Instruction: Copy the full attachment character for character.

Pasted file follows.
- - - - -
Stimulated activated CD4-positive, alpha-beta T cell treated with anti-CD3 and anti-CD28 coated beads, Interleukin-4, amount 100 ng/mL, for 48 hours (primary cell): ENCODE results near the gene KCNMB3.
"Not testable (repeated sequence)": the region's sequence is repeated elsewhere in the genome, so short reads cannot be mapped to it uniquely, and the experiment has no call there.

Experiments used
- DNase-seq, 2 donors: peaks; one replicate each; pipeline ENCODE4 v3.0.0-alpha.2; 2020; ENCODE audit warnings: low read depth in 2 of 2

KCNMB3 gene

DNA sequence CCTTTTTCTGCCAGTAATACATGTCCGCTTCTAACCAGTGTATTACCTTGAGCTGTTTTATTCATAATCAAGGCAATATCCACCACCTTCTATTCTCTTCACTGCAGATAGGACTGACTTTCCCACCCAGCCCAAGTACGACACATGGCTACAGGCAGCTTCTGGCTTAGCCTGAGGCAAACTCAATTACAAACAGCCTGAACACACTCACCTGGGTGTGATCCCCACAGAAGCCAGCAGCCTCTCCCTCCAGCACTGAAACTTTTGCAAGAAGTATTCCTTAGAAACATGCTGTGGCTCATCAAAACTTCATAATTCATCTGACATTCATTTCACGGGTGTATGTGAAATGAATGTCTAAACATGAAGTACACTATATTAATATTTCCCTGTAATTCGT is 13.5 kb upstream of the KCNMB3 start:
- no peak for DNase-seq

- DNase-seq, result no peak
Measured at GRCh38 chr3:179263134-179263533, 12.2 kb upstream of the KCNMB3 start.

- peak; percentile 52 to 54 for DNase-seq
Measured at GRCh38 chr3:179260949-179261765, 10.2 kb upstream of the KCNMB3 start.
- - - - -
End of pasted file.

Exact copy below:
Stimulated activated CD4-positive, alpha-beta T cell treated with anti-CD3 and anti-CD28 coated beads, Interleukin-4, amount 100 ng/mL, for 48 hours (primary cell): ENCODE results near the gene KCNMB3.
"Not testable (repeated sequence)": the region's sequence is repeated elsewhere in the genome, so short reads cannot be mapped to it uniquely, and the experiment has no call there.

Experiments used
- DNase-seq, 2 donors: peaks; one replicate each; pipeline ENCODE4 v3.0.0-alpha.2; 2020; ENCODE audit warnings: low read depth in 2 of 2

KCNMB3 gene

DNA sequence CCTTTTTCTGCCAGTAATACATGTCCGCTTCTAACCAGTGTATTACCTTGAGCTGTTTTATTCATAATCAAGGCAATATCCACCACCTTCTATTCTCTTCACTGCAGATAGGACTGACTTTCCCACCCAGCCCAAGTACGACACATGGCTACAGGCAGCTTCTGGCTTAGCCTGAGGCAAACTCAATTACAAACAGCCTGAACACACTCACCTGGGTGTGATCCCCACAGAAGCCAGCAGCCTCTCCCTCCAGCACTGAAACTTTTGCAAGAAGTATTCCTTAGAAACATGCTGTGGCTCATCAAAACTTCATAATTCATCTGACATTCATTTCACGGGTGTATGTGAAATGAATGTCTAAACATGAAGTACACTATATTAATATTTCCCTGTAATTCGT is 13.5 kb upstream of the KCNMB3 start:
- no peak for DNase-seq

- DNase-seq, result no peak
Measured at GRCh38 chr3:179263134-179263533, 12.2 kb upstream of the KCNMB3 start.

- peak; percentile 52 to 54 for DNase-seq
Measured at GRCh38 chr3:179260949-179261765, 10.2 kb upstream of the KCNMB3 start.